• Not possible to predict rupture by HSG/Sono/MRI
  • Repair location
  • Classical -------------------------48
  • Low transverse------------------16
  • Not recorded---------------------36
  • Re-rupture-------------------12
  • Maternal death--------------1
  • Perinatal death--------------6
  • Plauce WC, 1993

18
Prepare for Laparotomy
  • General anesthesia usually best
  • Allen or Yellowfin stirrups
  • Uterine cavity manual exploration for retained
    placenta with ultrasound present/ uterine rupture
  • Uterine inversion
  • Uterine packing (treatment vs. temporizing)
  • 4 gauze (Kerlex) soaked in 5000 u of thrombin in
    5ml of sterile saline
  • 24 Fr. Foley with 30ml balloon filled with 30-80
    ml of saline (may need more than one)
  • Bakri (intrauterine) balloon - 500 cc
  • Antibiotics
  • Remove in 24-48 hours

19
Intraoperatively
  • Consider vertical abdominal incision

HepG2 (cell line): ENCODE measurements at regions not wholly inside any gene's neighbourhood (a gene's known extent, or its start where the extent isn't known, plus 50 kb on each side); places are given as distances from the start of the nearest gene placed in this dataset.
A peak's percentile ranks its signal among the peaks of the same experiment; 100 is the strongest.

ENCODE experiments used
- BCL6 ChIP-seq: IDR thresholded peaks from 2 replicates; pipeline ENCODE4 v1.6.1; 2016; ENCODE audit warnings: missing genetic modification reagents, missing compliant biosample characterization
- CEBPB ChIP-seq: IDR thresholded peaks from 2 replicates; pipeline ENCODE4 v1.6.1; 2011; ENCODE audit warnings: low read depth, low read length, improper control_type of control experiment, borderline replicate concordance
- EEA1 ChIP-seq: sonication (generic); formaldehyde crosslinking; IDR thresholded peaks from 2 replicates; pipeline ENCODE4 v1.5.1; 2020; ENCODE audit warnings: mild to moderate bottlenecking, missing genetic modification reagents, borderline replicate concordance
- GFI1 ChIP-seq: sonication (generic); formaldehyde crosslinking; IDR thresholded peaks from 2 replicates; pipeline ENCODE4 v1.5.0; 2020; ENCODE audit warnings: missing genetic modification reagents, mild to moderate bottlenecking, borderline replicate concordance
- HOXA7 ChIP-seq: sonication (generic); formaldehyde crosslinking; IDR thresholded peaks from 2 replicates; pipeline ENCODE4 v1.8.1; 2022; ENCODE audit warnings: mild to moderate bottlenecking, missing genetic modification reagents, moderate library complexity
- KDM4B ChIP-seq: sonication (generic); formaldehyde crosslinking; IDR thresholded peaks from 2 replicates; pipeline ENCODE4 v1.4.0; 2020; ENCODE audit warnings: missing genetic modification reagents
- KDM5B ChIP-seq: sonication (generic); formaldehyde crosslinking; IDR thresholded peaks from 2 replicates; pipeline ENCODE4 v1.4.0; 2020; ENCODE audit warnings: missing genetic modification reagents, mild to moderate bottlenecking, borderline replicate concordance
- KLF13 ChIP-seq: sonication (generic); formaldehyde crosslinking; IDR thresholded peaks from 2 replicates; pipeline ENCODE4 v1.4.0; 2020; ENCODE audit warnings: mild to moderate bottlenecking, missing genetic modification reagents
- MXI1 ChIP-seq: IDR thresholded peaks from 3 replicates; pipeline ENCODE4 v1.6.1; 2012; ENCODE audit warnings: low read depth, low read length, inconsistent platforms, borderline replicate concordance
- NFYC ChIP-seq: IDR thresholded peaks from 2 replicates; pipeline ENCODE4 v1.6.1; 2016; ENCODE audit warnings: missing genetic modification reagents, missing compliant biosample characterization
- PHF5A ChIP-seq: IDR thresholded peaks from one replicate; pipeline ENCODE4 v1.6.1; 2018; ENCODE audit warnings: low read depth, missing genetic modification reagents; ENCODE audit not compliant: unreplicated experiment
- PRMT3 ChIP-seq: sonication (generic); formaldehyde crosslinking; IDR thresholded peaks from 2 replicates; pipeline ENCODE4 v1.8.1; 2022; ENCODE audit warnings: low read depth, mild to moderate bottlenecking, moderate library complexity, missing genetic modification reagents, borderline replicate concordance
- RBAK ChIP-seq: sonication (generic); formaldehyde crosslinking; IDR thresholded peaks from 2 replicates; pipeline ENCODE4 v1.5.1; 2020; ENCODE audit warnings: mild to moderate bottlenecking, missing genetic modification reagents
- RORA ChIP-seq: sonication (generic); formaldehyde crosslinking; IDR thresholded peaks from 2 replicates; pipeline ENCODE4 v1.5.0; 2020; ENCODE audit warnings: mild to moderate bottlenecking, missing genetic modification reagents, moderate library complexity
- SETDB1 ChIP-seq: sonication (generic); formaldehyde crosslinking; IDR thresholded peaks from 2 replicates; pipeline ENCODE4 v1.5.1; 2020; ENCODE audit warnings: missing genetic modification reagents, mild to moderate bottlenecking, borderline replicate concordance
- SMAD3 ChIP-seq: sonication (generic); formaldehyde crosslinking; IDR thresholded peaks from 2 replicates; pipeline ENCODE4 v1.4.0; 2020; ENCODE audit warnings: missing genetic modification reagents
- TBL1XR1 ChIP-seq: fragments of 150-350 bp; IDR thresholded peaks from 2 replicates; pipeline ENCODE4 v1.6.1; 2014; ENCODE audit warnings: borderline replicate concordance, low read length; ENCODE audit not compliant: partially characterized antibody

• General anesthesia usually best
  • Get Help!
  • Avoid compounding problems by making major
    mistakes
  • Direct manual uterine compression / uterotonics
  • Direct aortic compression
  • Modified B-Lynch Suture for atony 2 chromic
  • Ligation of uterine and utero-ovarian vessels 1
    chromic

20
Intraoperatively
  • Internal iliac (hypogastric) artery ligation (
    50 success)
  • Desirous of children
  • Experience of surgeon
  • Palpate common iliac bifurcation
  • Ligate at least 2-3 cm from bifurcation
  • 1 silk. Do not divide vessel
  • Interventional Radiology uterine artery
    embolization (catheters placed pre-op)
  • Hysterectomy/ subtotal hysterectomy (put ring
    forceps on anterior lip of dilated cervix, to
    help identify it)
  • Cell saver investigational (amniotic fluid
    problems)

21
Modified B-Lynch Suture
22
Artery Ligation
23
Management of Abnormal Placentation
  • Placenta will not separate with usual maneuvers
  • Curettage of uterine cavity
  • Localized resection and uterine repair
    (Vasopressin 1cc/10cc N.S-sub endometrial)
  • Leave placenta in situ
  • If not bleeding Methotrexate
  • Uterus will not be normal size by 8 weeks